The Alberta government has announced a weak framework on water use by the tar sands and on tailings ponds.
The Canadian Press reports that along with a framework on the size of tailings ponds, “The government also released new rules for the oilsands on water use from the Athabasca River. The average total allowable water use will be cut nearly in half. No withdrawals at all will be allowed during low-flow periods, except for the older mines.”
CBC specifies that the Surface Water Quantity Management Framework:
limits the amount of water used during low-flow periods
sets water withdrawal limits for all oilsands operators
maintains an adequate quantity of water for Aboriginal river navigation and pursuit of traditional activities.
But civil society groups have strongly condemned this and stated that the rules give a major exemption to Suncor and Syncrude to extract water directly from the Athabasca River even if water levels are dangerously low. They have also stated that to properly protect the ecosystem and the river, there needs to be enforced legal limits on water takings by tar sands companies.
We would add that for water-takings to be appropriately restricted, the disciplines in ‘free trade’ deals like the North American Free Trade Agreement (NAFTA) and the Canada-European Union Comprehensive Economic and Trade Agreement (CETA) would also have to be addressed.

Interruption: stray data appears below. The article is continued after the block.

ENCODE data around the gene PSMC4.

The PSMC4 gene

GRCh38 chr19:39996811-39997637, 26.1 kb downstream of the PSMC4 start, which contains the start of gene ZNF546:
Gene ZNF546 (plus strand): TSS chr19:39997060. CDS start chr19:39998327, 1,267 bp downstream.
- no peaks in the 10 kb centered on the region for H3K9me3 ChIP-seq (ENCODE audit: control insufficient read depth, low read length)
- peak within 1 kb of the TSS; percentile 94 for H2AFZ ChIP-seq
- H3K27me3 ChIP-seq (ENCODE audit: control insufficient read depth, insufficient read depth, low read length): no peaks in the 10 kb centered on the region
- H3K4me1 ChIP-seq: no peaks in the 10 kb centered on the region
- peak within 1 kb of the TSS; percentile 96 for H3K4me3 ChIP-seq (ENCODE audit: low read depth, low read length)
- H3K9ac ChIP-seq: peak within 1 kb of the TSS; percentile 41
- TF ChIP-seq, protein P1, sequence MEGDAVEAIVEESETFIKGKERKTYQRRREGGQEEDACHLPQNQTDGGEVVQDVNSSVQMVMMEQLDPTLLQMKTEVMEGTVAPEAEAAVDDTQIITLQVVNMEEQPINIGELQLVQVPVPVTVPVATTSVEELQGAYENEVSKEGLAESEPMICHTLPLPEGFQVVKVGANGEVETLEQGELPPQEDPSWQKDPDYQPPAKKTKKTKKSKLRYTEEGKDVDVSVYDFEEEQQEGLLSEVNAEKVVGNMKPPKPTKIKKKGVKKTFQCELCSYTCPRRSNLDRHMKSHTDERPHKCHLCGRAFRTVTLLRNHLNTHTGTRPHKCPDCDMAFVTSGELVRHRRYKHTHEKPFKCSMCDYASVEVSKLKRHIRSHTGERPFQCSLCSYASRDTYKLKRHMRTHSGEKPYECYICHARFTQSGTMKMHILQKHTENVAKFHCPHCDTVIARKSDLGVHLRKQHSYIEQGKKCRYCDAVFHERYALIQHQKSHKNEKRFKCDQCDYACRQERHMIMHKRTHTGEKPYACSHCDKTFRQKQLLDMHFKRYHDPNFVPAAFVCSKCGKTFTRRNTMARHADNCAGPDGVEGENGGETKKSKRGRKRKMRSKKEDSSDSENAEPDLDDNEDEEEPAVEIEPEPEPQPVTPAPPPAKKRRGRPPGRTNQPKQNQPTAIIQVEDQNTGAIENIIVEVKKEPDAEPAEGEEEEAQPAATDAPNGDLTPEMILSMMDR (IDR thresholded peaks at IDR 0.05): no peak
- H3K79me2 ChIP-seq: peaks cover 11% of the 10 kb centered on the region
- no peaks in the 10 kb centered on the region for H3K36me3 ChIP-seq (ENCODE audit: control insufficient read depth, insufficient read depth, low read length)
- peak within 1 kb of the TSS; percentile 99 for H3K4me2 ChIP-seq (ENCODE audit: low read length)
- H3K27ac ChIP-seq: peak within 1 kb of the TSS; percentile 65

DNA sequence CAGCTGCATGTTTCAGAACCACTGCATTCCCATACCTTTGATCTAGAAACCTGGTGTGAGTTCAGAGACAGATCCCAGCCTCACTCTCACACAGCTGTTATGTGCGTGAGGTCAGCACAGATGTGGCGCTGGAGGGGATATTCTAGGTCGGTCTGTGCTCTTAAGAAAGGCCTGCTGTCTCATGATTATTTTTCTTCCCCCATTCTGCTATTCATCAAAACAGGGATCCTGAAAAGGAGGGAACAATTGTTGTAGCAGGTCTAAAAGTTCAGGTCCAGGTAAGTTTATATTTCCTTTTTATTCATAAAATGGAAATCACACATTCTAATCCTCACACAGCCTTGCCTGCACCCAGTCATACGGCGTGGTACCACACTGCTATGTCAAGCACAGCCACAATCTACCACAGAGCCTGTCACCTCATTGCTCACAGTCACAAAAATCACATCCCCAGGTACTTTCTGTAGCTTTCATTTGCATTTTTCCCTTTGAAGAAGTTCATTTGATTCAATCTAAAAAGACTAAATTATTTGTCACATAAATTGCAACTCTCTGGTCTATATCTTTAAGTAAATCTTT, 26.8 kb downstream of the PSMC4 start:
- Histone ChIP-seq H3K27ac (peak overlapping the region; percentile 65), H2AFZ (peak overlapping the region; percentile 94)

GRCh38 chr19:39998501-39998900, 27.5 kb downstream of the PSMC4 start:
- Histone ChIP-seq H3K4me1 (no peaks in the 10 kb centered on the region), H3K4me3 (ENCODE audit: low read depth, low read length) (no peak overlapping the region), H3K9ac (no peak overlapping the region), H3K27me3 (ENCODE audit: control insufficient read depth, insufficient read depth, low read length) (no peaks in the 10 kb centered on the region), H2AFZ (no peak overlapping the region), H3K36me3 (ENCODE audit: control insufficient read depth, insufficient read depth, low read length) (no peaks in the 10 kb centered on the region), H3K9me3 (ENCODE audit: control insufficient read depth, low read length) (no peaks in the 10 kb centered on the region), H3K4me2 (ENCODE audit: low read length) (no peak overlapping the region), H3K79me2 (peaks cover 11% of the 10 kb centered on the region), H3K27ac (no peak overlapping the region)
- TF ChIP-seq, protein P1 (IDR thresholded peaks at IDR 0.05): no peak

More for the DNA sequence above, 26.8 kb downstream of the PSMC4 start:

In 2008, a study by University of Toronto professors Joseph Cumming and Robert Froehlich argued that US-owned water-intensive oil companies operating in the tar sands could sue Canada under NAFTA Chapter 11 for hundreds of millions of dollars in compensation for lost profits should restrictions be placed on their water use. At that time, Council of Canadians chairperson Maude Barlow stated, “We have a scenario where Alberta is destroying its water heritage to produce oil that profits American companies and goes to the U.S.”
Barlow has also commented, “If the government of Alberta were to ever limit the current water access of the energy companies operating in the tar sands, transnational corporations could sue for huge sums of compensation from the government of Canada. Cumming and Froehlich warn that cancelling or limiting water licenses would be seen as a form of trade-illegal expropriation, costing the Canadian taxpayer potentially billions of dollars. Equally worrisome, they say, is the threat of such compensation might prevent the Alberta government from taking such a step in the first place, allowing energy corporations to dictate Canadian policy.”
Maybe that’s why, in reference to the new rules, Environment Minister Kyle Fawcett says, “I sat down with all of the CEOs on minable oilsands companies and looked them eyeball to eyeball and asked them if they are comfortable with this framework. They told me yes.” It could also be why, as noted by our allies, the water management framework is entirely voluntary.